Masked figures are the only ones who speak in Everardo González' film about the impact of Mexico's drug violence
The AFI Docs festival now underway in Washington D.C. features some acclaimed films, including Spettacolo, Chavela, Unrest, and Maman Colonelle.
But no film in this year's lineup is more powerful than La Libertad del Diablo (Devil's Freedom), a disturbing work of eerie intimacy by Mexican director Everardo González, which explores the devastating psychological impact of Mexico's hideous drug war.
I was talking to people who are used to hiding their own truth. So the mask allowed them to feel free.
All of the characters in La Libertad del Diablo wear masks as they speak about the way the red tide of violence has stained their lives. Ordinarily the point of a mask is to conceal, but in Gonzalez' film, it serves an opposite purpose -- to reveal.
“I was talking to people who are used to hiding their own truth. So the mask allowed them to feel free... It was not a matter of [concealing] identity. It was a matter of seeking truth,” Gonzalez told Nonfictionfilm.com at the Berlin Film Festival, where La Libertad del Diablo premiered. “Greek theater used to be like that, carnivals in Venice and all over the world allowed freedom while you were using a mask.”
The type of mask González had his subjects wear is typically used in treating burn victims.
“It's a mask which has no expressions at all, but because of the fabric it is made with it takes the identity of the one who is wearing it. So even though it is the same mask it changes a lot, depending on who is wearing it,” he observed. “It's a mask which is really related with pain. In my opinion pain is one of the only things that make us equal, no? We suffer almost by the same things or by the same reasons."
In his film we hear from victims of violence and ordinary people traumatized by the mayhem that has claimed 100,000 lives in the last decade, with 30,000 more people missing.
“More than a movie about the violent deeds themselves, Devil’s Freedom is a psychological plunge into the nightmares and absence that so many dead bodies leave in their wake,” as the film’s press notes sum it up.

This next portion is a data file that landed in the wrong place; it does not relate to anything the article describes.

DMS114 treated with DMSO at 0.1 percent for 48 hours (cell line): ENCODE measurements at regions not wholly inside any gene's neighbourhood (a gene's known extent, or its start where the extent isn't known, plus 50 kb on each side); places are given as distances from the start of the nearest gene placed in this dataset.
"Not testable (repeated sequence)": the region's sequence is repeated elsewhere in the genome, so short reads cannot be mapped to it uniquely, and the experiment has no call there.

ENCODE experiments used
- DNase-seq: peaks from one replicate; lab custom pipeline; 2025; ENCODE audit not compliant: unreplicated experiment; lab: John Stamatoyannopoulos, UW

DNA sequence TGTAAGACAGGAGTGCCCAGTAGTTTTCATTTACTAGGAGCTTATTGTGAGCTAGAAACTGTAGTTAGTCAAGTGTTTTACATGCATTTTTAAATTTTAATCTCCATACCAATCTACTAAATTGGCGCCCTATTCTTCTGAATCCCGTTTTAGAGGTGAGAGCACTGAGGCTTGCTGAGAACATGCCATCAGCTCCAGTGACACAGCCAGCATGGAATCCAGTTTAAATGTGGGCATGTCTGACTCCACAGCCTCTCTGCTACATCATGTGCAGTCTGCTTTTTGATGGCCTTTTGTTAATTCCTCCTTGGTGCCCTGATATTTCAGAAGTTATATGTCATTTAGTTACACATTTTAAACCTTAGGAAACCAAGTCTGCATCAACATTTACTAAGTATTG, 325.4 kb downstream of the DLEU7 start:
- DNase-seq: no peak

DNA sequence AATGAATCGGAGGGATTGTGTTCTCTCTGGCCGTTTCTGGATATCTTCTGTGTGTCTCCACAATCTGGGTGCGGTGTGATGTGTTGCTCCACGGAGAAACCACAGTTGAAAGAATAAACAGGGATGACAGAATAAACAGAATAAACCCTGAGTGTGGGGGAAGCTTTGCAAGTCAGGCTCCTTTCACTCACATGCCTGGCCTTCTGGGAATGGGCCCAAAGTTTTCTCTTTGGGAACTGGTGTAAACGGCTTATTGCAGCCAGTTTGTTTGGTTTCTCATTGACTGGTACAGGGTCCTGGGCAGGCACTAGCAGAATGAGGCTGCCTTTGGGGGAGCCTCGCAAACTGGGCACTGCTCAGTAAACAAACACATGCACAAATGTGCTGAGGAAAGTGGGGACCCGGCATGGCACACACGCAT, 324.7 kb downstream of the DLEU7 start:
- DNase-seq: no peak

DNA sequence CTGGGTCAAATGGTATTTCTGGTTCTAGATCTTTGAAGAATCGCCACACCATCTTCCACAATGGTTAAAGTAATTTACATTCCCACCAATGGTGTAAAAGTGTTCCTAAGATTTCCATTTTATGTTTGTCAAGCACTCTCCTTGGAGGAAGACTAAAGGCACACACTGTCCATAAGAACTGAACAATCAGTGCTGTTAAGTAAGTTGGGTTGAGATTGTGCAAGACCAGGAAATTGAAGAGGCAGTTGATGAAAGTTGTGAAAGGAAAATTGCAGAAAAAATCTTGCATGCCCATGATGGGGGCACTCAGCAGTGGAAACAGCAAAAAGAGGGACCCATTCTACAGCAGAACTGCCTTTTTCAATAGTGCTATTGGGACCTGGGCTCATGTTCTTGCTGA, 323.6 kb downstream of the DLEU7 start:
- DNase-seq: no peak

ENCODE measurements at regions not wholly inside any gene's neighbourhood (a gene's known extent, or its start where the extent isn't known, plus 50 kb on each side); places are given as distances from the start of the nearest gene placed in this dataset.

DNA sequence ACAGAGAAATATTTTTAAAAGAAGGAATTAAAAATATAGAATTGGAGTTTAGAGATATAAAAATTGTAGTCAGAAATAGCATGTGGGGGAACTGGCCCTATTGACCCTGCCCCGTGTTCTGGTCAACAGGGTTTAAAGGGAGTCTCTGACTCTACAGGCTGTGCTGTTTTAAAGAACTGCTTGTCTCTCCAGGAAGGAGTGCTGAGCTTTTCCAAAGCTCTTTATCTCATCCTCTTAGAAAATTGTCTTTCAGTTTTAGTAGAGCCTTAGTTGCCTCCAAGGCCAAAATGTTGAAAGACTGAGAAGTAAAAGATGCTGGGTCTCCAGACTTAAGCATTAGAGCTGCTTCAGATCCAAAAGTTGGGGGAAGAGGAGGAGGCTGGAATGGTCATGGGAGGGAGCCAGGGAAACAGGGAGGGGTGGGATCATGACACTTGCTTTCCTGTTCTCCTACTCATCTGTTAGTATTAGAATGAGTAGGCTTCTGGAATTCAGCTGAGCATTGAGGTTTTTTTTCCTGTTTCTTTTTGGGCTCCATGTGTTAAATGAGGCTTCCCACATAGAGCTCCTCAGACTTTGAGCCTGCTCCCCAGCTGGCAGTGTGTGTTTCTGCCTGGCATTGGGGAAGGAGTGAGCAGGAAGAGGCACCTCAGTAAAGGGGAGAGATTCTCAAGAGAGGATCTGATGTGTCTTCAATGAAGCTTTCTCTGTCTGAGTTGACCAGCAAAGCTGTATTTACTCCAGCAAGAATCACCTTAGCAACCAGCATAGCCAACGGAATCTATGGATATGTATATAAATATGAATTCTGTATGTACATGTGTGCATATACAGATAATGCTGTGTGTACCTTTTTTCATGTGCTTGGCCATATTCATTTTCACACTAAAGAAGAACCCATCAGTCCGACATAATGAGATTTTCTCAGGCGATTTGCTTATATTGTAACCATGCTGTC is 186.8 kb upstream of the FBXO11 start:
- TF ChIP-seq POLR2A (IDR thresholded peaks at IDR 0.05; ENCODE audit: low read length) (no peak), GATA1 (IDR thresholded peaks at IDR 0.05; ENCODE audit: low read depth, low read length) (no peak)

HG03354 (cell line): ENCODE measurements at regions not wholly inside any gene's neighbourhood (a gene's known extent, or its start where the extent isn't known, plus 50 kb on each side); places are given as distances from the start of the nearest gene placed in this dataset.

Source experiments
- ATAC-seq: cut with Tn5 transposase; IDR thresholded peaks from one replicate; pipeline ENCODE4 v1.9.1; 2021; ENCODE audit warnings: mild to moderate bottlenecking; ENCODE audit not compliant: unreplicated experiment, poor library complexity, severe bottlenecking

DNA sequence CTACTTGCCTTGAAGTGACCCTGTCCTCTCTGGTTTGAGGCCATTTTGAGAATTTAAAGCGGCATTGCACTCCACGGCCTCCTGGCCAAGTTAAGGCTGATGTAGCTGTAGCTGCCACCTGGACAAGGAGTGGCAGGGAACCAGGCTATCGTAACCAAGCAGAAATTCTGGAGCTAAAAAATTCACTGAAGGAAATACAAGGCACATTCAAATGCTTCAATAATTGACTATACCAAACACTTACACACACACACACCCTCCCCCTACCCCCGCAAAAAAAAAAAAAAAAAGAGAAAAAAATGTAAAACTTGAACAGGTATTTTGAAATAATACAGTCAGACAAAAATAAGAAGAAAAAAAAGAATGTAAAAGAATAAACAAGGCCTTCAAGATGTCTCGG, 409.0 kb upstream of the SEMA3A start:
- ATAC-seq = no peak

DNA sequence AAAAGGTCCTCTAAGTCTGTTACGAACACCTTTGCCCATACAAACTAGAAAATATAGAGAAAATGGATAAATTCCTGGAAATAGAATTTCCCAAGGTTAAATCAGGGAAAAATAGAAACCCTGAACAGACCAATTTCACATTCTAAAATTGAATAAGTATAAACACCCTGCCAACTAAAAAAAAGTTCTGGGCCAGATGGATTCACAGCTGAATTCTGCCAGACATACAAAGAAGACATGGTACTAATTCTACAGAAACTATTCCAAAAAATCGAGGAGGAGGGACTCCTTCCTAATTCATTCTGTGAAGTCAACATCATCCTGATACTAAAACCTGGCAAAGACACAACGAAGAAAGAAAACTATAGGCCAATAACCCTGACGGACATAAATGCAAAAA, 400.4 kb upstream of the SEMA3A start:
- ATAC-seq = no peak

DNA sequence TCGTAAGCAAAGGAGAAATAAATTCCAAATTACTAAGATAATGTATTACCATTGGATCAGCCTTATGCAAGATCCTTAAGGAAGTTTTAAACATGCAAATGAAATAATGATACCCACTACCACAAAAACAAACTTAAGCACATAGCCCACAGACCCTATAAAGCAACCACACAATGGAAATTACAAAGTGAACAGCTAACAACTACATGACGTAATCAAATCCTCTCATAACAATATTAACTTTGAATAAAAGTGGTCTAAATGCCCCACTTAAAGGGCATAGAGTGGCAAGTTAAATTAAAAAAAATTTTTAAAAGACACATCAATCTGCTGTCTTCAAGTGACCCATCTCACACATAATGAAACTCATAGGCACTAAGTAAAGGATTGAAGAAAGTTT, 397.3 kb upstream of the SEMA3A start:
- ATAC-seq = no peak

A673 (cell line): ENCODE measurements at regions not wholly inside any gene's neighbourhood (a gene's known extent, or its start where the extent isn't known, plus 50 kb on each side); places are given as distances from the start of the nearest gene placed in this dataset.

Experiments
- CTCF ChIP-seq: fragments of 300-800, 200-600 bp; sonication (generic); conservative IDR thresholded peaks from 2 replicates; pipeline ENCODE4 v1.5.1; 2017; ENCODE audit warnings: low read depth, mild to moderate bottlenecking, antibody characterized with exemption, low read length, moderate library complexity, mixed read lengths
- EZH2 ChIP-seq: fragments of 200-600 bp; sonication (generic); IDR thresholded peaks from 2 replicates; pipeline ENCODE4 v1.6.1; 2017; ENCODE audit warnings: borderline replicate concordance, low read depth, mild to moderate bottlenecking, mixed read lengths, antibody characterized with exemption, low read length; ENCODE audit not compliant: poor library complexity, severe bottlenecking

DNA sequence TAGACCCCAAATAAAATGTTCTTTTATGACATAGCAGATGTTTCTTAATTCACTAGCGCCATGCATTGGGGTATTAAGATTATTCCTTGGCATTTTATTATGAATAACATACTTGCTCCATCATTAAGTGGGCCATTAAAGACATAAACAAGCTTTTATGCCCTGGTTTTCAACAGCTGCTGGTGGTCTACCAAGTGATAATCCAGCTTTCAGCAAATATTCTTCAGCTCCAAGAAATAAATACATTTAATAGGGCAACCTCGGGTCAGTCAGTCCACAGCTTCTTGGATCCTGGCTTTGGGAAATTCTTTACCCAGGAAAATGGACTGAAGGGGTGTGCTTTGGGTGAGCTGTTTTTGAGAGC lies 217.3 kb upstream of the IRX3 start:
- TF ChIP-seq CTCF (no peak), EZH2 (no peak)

Gonzalez also interviewed perpetrators of violence — some of them young men.
“There’s a kid that says [in the film] the first dead body — the first murder he committed — he was rewarded with an Audi A4. That Audi is the main reason of a lot of things — that idea of having that. And that’s what we’re looking at all over the world. Everybody’s wishing for that power, for that image of himself.”
Audio clip: Everardo González explains his decision to have his subjects wear masks
González explained that he made use of more than just masks for his interviews.
“We used mirrors also. So in a way [the subjects] were talking to me but looking at their own reflection, reflected image. So imagine when you are talking about those things, looking at your face wearing a mask and the only thing revealing it is you is your eyes. Something weird would happen with your emotions. So that was a feeling that I wanted to bring to the spectator also, that the people were looking directly to people's eyes.”
He added, “I have wondered where empathy comes from. And then I realized that it is the storytelling, of course; sometimes it is the faces but mainly it is the eye contact that makes us empathize with another one (person).”
Unlike many documentaries that have explored the toll of drug-related violence in Mexico, González essentially used no archival material in his film — no shots of crime scenes, dead bodies, news footage, etc.
“I remember there was a time when one dead body was a headline. Later you needed two. And later you needed three, until it became almost conceptual art, like a performance or something like that -- the mistreatment of a body, chopped bodies organized in a corner with a sign. And if you didn't have those things you didn't have a headline. So I think society increased the level of indignity, of indolence, and I didn't want to make a film which contributed to that thing. I didn't want to have violent images or just touching the wounds.”
The drug-related violence in Mexico does not exist in a vacuum, of course. Demand for illegal drugs in the U.S. drives it.
“We must see this problem as a bilateral problem. It’s not only a Mexican problem. It’s a U.S. and Mexico problem,” González stated.
The U.S. is not only implicated in Mexico's drug violence through the drugs it imports, but through a product it exports to Mexico.
“The guns, the guns,” González lamented.
More than 70,000 guns seized in Mexico between 2009 and 2014 came from the U.S., according to data compiled by the Bureau of Alcohol, Tobacco, Firearms and Explosives. Many of the weapons were smuggled across the border.
González believes the problem of narco-violence in Mexico will not be solved without a two-pronged, cross-border approach.
“We need legalization [of mariujana], of course,” he said. “So maybe a good way [to move forward] is to have really hard discussions about legalization and the banning of guns in the U.S.”
La Libertad del Diablo will screen twice at AFI Docs: Saturday, June 17 at 1:15pm and Sunday, June 18 at 9pm. More details here.
Matthew Carey is a documentary filmmaker and journalist. His work has appeared on Deadline.com, CNN, CNN.com, TheWrap.com, NBCNews.com and in Documentary magazine.